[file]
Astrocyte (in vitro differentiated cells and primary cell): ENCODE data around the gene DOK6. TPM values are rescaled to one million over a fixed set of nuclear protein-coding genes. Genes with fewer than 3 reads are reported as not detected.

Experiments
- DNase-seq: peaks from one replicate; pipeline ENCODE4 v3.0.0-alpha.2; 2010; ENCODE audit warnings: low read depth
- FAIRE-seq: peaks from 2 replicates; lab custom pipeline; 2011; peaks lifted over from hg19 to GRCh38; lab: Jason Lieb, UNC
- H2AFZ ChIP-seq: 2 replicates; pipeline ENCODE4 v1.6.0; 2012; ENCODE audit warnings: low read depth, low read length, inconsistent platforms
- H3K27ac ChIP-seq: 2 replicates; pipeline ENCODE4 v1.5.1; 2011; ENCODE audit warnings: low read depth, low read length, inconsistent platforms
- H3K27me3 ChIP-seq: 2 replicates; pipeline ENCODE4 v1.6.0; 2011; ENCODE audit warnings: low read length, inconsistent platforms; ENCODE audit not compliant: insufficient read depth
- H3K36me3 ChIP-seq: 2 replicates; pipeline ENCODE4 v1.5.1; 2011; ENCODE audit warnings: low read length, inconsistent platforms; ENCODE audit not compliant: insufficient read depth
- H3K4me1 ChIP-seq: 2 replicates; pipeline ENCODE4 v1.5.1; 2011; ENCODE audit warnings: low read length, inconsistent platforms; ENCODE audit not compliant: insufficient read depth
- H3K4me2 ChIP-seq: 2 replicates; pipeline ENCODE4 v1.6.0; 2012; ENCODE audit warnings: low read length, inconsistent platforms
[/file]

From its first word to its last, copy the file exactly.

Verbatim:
Astrocyte (in vitro differentiated cells and primary cell): ENCODE data around the gene DOK6. TPM values are rescaled to one million over a fixed set of nuclear protein-coding genes. Genes with fewer than 3 reads are reported as not detected.

Experiments
- DNase-seq: peaks from one replicate; pipeline ENCODE4 v3.0.0-alpha.2; 2010; ENCODE audit warnings: low read depth
- FAIRE-seq: peaks from 2 replicates; lab custom pipeline; 2011; peaks lifted over from hg19 to GRCh38; lab: Jason Lieb, UNC
- H2AFZ ChIP-seq: 2 replicates; pipeline ENCODE4 v1.6.0; 2012; ENCODE audit warnings: low read depth, low read length, inconsistent platforms
- H3K27ac ChIP-seq: 2 replicates; pipeline ENCODE4 v1.5.1; 2011; ENCODE audit warnings: low read depth, low read length, inconsistent platforms
- H3K27me3 ChIP-seq: 2 replicates; pipeline ENCODE4 v1.6.0; 2011; ENCODE audit warnings: low read length, inconsistent platforms; ENCODE audit not compliant: insufficient read depth
- H3K36me3 ChIP-seq: 2 replicates; pipeline ENCODE4 v1.5.1; 2011; ENCODE audit warnings: low read length, inconsistent platforms; ENCODE audit not compliant: insufficient read depth
- H3K4me1 ChIP-seq: 2 replicates; pipeline ENCODE4 v1.5.1; 2011; ENCODE audit warnings: low read length, inconsistent platforms; ENCODE audit not compliant: insufficient read depth
- H3K4me2 ChIP-seq: 2 replicates; pipeline ENCODE4 v1.6.0; 2012; ENCODE audit warnings: low read length, inconsistent platforms